My personal favorite version is the 1985 CBS Mini-series. Broadcast over two nights, it fairly faithfully adapts the two books into 4 hours. It was an Irwin Allen production, so the thing is cram packed full of random celebrities, like Sammy Davis, Jr. (Caterpillar), Red Buttons (White Rabbit), Martha Raye (The Duchess), Imogene Coca (The Cook), Telly Savalas (Cheshire Cat), Anthony Newley (Mad Hatter), Ringo Starr (Mock Turtle), Jayne Meadows (Queen of Hearts), Steve and Eydie (Tweedle-Dee and Tweedle-Dum), and Carol Channing (White Queen). It featured a handful of songs and is a lot of fun to watch just to see how many people they cast in it. Most recently, (well, if 1999 is recent) NBC did a new adaptation with Whoopi Goldberg (Cheshire Cat), Martin Short (Mad Hatter) and Tina Majornio (Alice) but it pales in comparison.
Among the notable TV ventures for the series, was the 1992-1995 live-action show Adventures in Wonderland. Produced by Walt Disney Television and filmed at the Disney-MGM Studios theme park, the series centered on a pre-teen Alice who could travel to Wonderland through her mirror whenever she pleased. Typical episodes featured some sort of home/school problem that Alice would work through with her friends in Wonderland. This was my other main Alice influence, as was the case for a lot of us who grew up in the early 1990s. The show ran, initially, on The Disney Channel (back when it was a cable bonus like HBO or Showtime) but by 1994 or so was on network TV as part of Disney’s afternoon block.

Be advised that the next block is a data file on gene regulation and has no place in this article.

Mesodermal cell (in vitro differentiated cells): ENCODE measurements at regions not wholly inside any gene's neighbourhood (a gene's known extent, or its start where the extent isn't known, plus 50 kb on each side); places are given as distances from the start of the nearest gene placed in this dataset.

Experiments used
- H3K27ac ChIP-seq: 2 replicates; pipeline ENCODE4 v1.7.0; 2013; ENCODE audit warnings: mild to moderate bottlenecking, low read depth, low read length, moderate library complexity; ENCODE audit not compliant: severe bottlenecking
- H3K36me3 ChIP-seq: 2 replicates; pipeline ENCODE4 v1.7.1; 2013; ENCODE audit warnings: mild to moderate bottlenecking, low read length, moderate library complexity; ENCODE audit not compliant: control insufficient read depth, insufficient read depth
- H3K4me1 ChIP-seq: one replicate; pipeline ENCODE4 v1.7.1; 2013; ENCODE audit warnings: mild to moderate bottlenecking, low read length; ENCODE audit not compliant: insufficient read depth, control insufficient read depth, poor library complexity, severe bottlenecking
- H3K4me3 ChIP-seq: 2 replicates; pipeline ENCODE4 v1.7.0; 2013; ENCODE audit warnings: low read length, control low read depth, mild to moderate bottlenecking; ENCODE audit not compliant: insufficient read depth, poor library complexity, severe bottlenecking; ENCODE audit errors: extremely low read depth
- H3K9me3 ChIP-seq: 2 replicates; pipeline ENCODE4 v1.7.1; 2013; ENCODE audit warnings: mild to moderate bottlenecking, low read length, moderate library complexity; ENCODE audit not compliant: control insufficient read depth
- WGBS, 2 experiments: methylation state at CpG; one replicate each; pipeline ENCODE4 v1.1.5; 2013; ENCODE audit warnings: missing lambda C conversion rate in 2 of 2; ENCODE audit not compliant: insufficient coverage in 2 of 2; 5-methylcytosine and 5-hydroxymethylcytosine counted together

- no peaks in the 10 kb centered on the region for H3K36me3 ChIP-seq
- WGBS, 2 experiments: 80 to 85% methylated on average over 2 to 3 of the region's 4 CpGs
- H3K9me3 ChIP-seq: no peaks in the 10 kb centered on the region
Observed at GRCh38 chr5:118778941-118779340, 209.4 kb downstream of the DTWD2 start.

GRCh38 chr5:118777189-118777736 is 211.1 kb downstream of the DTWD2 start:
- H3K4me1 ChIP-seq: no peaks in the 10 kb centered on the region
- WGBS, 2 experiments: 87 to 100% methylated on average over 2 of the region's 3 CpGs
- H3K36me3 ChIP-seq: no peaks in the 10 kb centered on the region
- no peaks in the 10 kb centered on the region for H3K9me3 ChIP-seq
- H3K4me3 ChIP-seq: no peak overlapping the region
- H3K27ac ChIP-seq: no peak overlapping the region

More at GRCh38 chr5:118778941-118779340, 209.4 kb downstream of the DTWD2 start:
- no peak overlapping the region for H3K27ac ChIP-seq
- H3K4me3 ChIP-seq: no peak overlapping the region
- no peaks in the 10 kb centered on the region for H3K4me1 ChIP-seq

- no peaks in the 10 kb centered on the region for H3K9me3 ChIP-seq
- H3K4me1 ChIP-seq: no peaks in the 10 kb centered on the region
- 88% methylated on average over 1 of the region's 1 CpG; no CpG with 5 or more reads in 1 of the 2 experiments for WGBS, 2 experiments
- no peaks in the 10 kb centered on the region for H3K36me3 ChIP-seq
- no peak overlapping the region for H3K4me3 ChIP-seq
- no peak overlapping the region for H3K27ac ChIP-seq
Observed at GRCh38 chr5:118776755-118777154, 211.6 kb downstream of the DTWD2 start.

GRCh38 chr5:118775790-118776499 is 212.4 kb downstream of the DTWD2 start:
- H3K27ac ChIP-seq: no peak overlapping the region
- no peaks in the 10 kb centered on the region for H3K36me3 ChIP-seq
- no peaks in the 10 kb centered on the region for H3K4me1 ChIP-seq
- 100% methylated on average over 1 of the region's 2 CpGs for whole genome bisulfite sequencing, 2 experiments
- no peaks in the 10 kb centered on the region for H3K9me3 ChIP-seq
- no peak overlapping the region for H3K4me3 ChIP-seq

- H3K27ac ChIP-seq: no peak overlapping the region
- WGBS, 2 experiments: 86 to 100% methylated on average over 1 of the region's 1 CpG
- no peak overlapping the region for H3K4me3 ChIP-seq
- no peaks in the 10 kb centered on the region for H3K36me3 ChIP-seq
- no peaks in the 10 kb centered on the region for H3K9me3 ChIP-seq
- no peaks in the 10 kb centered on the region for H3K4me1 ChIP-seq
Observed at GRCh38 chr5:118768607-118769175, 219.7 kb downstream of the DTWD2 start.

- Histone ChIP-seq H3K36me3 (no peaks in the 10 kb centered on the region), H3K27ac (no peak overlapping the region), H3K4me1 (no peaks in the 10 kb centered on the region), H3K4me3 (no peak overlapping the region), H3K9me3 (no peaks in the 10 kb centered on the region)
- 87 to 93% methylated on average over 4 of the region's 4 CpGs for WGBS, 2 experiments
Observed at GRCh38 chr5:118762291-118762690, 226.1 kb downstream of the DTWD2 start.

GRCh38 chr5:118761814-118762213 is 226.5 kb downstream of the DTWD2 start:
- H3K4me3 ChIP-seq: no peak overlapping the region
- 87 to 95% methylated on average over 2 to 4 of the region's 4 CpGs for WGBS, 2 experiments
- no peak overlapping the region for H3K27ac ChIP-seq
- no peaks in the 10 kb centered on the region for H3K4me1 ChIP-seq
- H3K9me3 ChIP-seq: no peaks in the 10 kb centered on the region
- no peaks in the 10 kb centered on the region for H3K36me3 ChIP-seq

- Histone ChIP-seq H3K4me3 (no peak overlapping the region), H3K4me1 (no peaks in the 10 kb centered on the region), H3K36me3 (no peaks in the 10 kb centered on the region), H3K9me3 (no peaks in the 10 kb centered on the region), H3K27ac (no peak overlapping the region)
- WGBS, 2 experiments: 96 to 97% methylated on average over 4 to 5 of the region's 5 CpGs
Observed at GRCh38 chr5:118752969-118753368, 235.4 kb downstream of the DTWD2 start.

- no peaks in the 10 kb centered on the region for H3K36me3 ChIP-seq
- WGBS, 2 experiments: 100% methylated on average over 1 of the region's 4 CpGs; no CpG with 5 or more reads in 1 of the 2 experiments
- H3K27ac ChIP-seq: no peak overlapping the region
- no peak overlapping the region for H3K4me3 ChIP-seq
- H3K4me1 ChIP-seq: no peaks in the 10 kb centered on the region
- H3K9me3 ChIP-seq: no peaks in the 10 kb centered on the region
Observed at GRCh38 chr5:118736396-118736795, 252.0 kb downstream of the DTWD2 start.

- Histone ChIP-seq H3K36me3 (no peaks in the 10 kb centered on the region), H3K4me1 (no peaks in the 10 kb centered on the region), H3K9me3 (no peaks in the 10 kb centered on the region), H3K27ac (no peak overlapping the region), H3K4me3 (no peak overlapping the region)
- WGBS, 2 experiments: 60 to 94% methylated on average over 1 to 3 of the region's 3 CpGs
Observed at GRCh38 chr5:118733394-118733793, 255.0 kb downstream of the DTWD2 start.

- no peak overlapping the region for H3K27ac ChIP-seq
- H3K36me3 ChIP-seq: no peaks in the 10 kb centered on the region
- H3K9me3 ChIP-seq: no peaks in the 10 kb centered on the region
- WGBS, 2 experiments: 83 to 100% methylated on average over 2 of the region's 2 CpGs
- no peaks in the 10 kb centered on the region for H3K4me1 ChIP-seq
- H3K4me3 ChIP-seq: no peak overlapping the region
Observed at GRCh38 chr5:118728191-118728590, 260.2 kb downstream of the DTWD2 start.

Lastly, the Jim Henson gang wasn’t quite done with the story and in 2008, a Sesame Street version called “Abby in Wonderland” featuring Elmo as the Red Rabbit, Grover as The Mad Hatter and Bert and Ernie in a quick insert joke as Tweedle-Dee and Tweedle-Dum was created. It’s an hour long episode that manages to condense everything pretty succinctly for the pre-K set. I believe it was intended as the first in a series of videos centering around Abby in classic children’s stories, but sales weren’t the greatest and the rest of the series never materialized.
Other Cross-Stitching Charts
To my knowledge, not including things by Heaven and Earth or Mystic Stitch, etc., these are the following Wonderland related charts that are still available:
Wanderland, the Game by Prairie Moon (Very difficult to find as these are OOP)
Alice in Wonderland by Brooke’s Books Publishing
I wish I had something fancy to put here, something that would sum up this post neatly and concisely, but to be 100% honest, I don’t. What can I say? I have always really enjoyed this story. Growing up, it was third to Wizard of Oz and The Chronicles of Narnia. I used to love coming home and watching Disney’s Adventures in Wonderland or seeing the different versions in bookstores…and now, as an adult, finding all the fun cross-stitch charts there are for the books. I guess in short, I am super excited to start this project and pretty pleased that one of my favorites is the first block up.